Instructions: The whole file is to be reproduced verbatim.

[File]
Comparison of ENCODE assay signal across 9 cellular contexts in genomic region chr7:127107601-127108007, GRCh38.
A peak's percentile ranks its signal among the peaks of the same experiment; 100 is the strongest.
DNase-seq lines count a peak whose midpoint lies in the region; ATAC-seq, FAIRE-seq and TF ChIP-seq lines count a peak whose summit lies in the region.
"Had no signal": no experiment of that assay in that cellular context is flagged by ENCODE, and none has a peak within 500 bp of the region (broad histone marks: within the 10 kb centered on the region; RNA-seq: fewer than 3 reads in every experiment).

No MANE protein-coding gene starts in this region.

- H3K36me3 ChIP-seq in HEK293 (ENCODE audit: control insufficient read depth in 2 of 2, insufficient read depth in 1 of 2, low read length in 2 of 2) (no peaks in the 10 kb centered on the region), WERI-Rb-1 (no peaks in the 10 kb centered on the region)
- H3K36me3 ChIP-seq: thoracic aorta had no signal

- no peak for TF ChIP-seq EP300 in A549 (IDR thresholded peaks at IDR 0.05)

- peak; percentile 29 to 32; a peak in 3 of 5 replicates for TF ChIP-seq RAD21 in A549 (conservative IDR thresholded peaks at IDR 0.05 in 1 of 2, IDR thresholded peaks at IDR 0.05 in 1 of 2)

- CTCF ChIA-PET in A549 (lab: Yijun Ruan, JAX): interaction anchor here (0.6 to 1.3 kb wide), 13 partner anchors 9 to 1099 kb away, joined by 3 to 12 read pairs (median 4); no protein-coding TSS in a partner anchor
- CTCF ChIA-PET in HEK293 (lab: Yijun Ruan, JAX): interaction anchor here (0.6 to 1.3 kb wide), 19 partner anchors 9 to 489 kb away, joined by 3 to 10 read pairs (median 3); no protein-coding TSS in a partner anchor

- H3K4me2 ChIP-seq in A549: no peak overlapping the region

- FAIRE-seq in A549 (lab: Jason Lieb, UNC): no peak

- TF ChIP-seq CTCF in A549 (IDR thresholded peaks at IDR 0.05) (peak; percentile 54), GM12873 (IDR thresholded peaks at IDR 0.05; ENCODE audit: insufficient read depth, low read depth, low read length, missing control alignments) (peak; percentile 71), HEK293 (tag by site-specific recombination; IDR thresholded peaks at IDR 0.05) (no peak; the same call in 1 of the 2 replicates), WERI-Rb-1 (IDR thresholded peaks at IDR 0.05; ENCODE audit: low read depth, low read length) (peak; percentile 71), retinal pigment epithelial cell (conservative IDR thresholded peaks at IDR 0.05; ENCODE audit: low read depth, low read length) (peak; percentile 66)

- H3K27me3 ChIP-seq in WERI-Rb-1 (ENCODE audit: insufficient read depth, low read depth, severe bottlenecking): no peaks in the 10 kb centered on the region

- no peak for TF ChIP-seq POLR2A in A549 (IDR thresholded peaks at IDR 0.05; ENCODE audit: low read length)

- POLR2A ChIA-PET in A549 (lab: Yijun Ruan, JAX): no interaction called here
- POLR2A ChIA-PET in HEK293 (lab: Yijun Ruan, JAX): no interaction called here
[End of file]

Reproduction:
Comparison of ENCODE assay signal across 9 cellular contexts in genomic region chr7:127107601-127108007, GRCh38.
A peak's percentile ranks its signal among the peaks of the same experiment; 100 is the strongest.
DNase-seq lines count a peak whose midpoint lies in the region; ATAC-seq, FAIRE-seq and TF ChIP-seq lines count a peak whose summit lies in the region.
"Had no signal": no experiment of that assay in that cellular context is flagged by ENCODE, and none has a peak within 500 bp of the region (broad histone marks: within the 10 kb centered on the region; RNA-seq: fewer than 3 reads in every experiment).

No MANE protein-coding gene starts in this region.

- H3K36me3 ChIP-seq in HEK293 (ENCODE audit: control insufficient read depth in 2 of 2, insufficient read depth in 1 of 2, low read length in 2 of 2) (no peaks in the 10 kb centered on the region), WERI-Rb-1 (no peaks in the 10 kb centered on the region)
- H3K36me3 ChIP-seq: thoracic aorta had no signal

- no peak for TF ChIP-seq EP300 in A549 (IDR thresholded peaks at IDR 0.05)

- peak; percentile 29 to 32; a peak in 3 of 5 replicates for TF ChIP-seq RAD21 in A549 (conservative IDR thresholded peaks at IDR 0.05 in 1 of 2, IDR thresholded peaks at IDR 0.05 in 1 of 2)

- CTCF ChIA-PET in A549 (lab: Yijun Ruan, JAX): interaction anchor here (0.6 to 1.3 kb wide), 13 partner anchors 9 to 1099 kb away, joined by 3 to 12 read pairs (median 4); no protein-coding TSS in a partner anchor
- CTCF ChIA-PET in HEK293 (lab: Yijun Ruan, JAX): interaction anchor here (0.6 to 1.3 kb wide), 19 partner anchors 9 to 489 kb away, joined by 3 to 10 read pairs (median 3); no protein-coding TSS in a partner anchor

- H3K4me2 ChIP-seq in A549: no peak overlapping the region

- FAIRE-seq in A549 (lab: Jason Lieb, UNC): no peak

- TF ChIP-seq CTCF in A549 (IDR thresholded peaks at IDR 0.05) (peak; percentile 54), GM12873 (IDR thresholded peaks at IDR 0.05; ENCODE audit: insufficient read depth, low read depth, low read length, missing control alignments) (peak; percentile 71), HEK293 (tag by site-specific recombination; IDR thresholded peaks at IDR 0.05) (no peak; the same call in 1 of the 2 replicates), WERI-Rb-1 (IDR thresholded peaks at IDR 0.05; ENCODE audit: low read depth, low read length) (peak; percentile 71), retinal pigment epithelial cell (conservative IDR thresholded peaks at IDR 0.05; ENCODE audit: low read depth, low read length) (peak; percentile 66)

- H3K27me3 ChIP-seq in WERI-Rb-1 (ENCODE audit: insufficient read depth, low read depth, severe bottlenecking): no peaks in the 10 kb centered on the region

- no peak for TF ChIP-seq POLR2A in A549 (IDR thresholded peaks at IDR 0.05; ENCODE audit: low read length)

- POLR2A ChIA-PET in A549 (lab: Yijun Ruan, JAX): no interaction called here
- POLR2A ChIA-PET in HEK293 (lab: Yijun Ruan, JAX): no interaction called here